In access-based positioning, the segmenting of customers is done who are accessible in different ways. Although their needs may be similar to other customer groups, the configuration of activities to reach them is different. These techniques address strategic complexity through clarification and simplification of the decision problem.

Another theoretical approach is adopted in hospitality business for making strategies by analyzing the various factors and actors relevant to the particular area and culture. These analyses are done by keeping in view the following factors:

  • Information Costs. This type analysis is made by keeping in view the decision theory, options of rational choice under uncertainty, sequential analysis of relevant factors.
  • Dynamic Optimization. In this type of analysis the optimal timing of investment is analyzed and in case of failure irreversibility and switching costs are also analyzed.

There is insufficient space to review all of the relevant techniques at this stage. The simplest way of introducing a new strategy into the rational action approach is to assume that decision-makers partition the state of the environment into a number of different categories, or ‘states of the world’, and then assign a subjective probability to each. A sophisticated decision-maker may distinguish a large number of different states, whereas a naïve decision-maker may distinguish just a few. Suppose that the firm is already committed to serving the market, and that market size is fixed, so that the revenue obtained is the same for either strategy. Thus only the costs of the two strategies are different.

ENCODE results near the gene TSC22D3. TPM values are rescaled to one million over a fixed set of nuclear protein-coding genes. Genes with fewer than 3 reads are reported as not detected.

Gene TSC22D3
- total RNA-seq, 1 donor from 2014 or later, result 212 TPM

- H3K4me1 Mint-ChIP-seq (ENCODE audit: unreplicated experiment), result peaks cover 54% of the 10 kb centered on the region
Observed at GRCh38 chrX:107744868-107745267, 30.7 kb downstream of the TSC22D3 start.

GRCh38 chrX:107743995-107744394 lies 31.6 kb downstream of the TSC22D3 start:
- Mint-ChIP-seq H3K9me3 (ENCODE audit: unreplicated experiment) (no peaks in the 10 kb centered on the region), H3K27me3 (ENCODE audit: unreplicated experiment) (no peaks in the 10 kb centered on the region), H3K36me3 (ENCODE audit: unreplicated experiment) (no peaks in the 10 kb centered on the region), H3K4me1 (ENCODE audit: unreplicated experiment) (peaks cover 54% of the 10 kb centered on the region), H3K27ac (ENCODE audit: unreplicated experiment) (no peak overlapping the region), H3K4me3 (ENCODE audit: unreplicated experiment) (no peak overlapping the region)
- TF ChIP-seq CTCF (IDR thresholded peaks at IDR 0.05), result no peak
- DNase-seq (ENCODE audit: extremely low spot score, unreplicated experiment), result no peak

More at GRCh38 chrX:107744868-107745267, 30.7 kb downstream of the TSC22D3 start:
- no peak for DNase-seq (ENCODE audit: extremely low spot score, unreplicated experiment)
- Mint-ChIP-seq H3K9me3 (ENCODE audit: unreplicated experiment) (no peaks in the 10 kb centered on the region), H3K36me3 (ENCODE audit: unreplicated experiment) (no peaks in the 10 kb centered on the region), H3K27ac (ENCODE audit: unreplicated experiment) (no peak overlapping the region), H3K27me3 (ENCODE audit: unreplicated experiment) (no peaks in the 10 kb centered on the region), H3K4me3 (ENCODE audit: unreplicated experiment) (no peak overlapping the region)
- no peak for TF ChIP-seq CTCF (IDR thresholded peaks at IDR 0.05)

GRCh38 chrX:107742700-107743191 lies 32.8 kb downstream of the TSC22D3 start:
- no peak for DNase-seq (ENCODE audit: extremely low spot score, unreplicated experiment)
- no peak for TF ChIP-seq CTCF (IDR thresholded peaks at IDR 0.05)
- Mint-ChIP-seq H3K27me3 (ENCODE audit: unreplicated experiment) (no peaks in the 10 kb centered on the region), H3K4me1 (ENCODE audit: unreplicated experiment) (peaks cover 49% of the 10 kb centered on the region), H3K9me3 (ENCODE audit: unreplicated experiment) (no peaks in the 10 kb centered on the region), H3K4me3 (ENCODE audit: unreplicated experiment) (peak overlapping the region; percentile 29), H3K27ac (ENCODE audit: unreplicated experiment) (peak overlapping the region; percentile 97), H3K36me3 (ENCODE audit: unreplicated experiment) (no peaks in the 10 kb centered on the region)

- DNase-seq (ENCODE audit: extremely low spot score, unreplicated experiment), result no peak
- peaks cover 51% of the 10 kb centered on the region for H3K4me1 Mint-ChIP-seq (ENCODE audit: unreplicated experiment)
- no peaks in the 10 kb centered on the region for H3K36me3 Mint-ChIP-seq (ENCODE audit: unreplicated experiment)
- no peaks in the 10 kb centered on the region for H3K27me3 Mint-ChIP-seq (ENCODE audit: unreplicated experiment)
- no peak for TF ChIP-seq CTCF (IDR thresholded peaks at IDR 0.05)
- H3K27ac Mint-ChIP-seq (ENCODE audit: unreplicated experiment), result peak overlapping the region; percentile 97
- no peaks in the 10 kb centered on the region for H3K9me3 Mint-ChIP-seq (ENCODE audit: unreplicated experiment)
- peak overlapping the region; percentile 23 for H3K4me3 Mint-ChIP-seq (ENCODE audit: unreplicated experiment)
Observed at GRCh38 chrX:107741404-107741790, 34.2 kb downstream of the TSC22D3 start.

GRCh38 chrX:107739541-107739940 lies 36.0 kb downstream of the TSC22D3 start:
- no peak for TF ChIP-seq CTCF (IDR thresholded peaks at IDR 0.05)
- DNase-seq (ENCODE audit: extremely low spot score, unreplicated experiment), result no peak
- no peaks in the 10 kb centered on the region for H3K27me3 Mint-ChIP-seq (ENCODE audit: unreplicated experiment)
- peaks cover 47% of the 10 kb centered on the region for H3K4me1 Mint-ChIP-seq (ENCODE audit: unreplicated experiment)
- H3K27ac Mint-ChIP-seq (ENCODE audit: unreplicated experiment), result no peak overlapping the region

Methodology

As our research question was to explore relationships between resources and strategies in organization. A secondary research method was adopted to gather information about the selected firms and then that information was analyzed to achieve the research objectives:

  1. To evaluate and analyze the concepts of both corporate strategy and the strategic management process.
  2. To analyze the processes involved in strategic development.
  3. To identify the elements within the operating environment and determinants of globalization / multinational approach and to evaluate that to what extent an organization’s culture and power structure influence strategy.

Business Strategy